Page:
To use these essential oils, it is a good idea to have a base recipe. For me, this typically consists of 1 gallon of water, 10-20 drops essential oils, and 3 tbsp Castile soap. You can also add other things along with those base ingredients that I will list below.
Works great for deterring many pests in the garden like flies, aphids, fleas, mosquitoes, and even works well for getting rid of larvae, like cabbage moth caterpillars. That is exactly what I have been using the oil for - it was a few weeks ago that I discovered a little green caterpillar on every single one of my cabbages and broccoli. I quickly made a solution of Castile soap, rosemary EO, and water and sprayed like crazy. I do this about once a week to make sure the moths are uninterested in laying their eggs there!
Peppermint is one of the most commonly used essential oils for pest control and is a great tool for fighting off aphids, squash bugs, white flies, ants, beetles, and is the best oil to use to get rid of spiders. Though I don't think you always want to get rid of spiders in the garden! They are the natural predators of a lot of garden pests. So if you see a spider, leave it be!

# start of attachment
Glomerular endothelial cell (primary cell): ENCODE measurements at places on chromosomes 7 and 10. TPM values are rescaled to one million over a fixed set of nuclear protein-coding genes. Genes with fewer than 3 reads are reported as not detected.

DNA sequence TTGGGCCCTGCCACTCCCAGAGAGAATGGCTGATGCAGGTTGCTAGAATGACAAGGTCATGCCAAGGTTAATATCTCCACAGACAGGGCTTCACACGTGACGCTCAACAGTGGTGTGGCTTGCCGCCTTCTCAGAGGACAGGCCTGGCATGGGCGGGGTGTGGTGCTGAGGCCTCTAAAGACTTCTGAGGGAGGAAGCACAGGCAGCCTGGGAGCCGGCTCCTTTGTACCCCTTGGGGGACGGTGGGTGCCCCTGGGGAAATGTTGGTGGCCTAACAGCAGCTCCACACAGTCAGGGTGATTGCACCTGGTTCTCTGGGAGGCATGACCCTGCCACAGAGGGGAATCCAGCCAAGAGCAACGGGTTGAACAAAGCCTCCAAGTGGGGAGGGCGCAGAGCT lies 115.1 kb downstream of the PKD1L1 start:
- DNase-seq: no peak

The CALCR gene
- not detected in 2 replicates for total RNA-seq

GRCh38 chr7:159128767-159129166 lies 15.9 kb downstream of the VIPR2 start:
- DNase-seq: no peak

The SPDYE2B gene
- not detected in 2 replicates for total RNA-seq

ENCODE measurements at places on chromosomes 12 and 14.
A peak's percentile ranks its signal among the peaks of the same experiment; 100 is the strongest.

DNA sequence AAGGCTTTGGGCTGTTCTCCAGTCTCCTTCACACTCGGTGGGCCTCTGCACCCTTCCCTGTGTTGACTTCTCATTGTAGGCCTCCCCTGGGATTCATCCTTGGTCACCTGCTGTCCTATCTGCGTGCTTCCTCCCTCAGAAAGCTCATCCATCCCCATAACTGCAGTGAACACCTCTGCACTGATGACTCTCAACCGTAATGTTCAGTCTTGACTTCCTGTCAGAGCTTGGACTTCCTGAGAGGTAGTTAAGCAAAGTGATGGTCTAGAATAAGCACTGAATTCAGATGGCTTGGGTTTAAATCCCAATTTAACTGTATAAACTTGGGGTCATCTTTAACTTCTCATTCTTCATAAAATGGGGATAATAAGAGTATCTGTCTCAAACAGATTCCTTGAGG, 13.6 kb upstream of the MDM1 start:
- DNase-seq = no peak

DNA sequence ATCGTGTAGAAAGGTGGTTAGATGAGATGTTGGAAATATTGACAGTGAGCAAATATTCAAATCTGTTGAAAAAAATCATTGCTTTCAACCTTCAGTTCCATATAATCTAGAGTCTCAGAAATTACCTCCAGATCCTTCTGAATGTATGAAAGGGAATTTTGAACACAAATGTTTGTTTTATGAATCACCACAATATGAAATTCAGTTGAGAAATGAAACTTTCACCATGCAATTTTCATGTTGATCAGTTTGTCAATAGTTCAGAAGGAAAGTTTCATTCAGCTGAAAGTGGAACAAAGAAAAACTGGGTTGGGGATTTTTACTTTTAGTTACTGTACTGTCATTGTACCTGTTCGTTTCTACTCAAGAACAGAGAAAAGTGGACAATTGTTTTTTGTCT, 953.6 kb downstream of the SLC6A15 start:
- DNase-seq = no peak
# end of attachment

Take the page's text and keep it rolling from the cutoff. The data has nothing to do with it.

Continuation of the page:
This is a great EO for getting rid of biting insects like chiggers, ticks, and roaches. It can help say goodbye to white flies, cabbage caterpillars, maggots, ear worms, and hornworms. These will eat your tomatoes like crazy! Thankfully I have not had to deal with them yet!!
Use this to get rid of slugs, snails, ticks, moths, lice, gnats, cutworms, caterpillars, beetles, aphids, and ants. This one works great all around and should definitely be on hand for an all purpose pest spray!
Other Organic Solutions
Essential oils are really great for deterring pests, but they can be taken up to the next level by combining them with these various household ingredients. Or you don't have to use the essential oils at all, if you don't have them, and can just try these little things to see how they go!
Garlic has natural fungicidal and pesticidal properties that can help to control those pesky insects in your garden. Some of the insects that can be controlled and repelled by garlic are aphids, termites, white flies, ants, beetles, caterpillars, and slugs. To use garlic in the garden, peel about 4 bulbs of garlic and crush the cloves with a mortar and pestle. Soak these overnight in water that just covers the solution and a few tablespoons of Castile soap. Strain the garlic mixture and store it in a mason jar until ready to use. When you are ready, you can dilute the garlic water in a gallon of water and spray on your plants. Add some essential oils to help aid!